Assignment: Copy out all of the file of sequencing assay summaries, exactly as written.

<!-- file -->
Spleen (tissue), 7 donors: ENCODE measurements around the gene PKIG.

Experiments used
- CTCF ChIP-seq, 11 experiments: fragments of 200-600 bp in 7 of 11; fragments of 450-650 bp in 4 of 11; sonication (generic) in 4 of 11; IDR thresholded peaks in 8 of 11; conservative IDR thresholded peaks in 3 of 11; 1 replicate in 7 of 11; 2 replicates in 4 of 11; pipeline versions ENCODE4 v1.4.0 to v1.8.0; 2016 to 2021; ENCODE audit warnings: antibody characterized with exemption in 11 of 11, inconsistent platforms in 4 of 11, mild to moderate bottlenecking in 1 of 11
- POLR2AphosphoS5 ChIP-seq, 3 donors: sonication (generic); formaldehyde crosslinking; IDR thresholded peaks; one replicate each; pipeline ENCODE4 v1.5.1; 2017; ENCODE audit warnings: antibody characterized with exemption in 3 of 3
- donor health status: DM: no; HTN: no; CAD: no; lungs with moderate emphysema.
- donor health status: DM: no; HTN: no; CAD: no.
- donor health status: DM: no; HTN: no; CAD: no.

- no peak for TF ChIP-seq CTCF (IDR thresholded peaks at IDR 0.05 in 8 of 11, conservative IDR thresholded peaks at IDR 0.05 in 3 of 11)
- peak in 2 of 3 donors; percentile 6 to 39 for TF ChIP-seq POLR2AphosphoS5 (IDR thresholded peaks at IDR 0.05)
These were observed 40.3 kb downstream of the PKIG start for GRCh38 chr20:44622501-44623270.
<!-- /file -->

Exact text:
Spleen (tissue), 7 donors: ENCODE measurements around the gene PKIG.

Experiments used
- CTCF ChIP-seq, 11 experiments: fragments of 200-600 bp in 7 of 11; fragments of 450-650 bp in 4 of 11; sonication (generic) in 4 of 11; IDR thresholded peaks in 8 of 11; conservative IDR thresholded peaks in 3 of 11; 1 replicate in 7 of 11; 2 replicates in 4 of 11; pipeline versions ENCODE4 v1.4.0 to v1.8.0; 2016 to 2021; ENCODE audit warnings: antibody characterized with exemption in 11 of 11, inconsistent platforms in 4 of 11, mild to moderate bottlenecking in 1 of 11
- POLR2AphosphoS5 ChIP-seq, 3 donors: sonication (generic); formaldehyde crosslinking; IDR thresholded peaks; one replicate each; pipeline ENCODE4 v1.5.1; 2017; ENCODE audit warnings: antibody characterized with exemption in 3 of 3
- donor health status: DM: no; HTN: no; CAD: no; lungs with moderate emphysema.
- donor health status: DM: no; HTN: no; CAD: no.
- donor health status: DM: no; HTN: no; CAD: no.

- no peak for TF ChIP-seq CTCF (IDR thresholded peaks at IDR 0.05 in 8 of 11, conservative IDR thresholded peaks at IDR 0.05 in 3 of 11)
- peak in 2 of 3 donors; percentile 6 to 39 for TF ChIP-seq POLR2AphosphoS5 (IDR thresholded peaks at IDR 0.05)
These were observed 40.3 kb downstream of the PKIG start for GRCh38 chr20:44622501-44623270.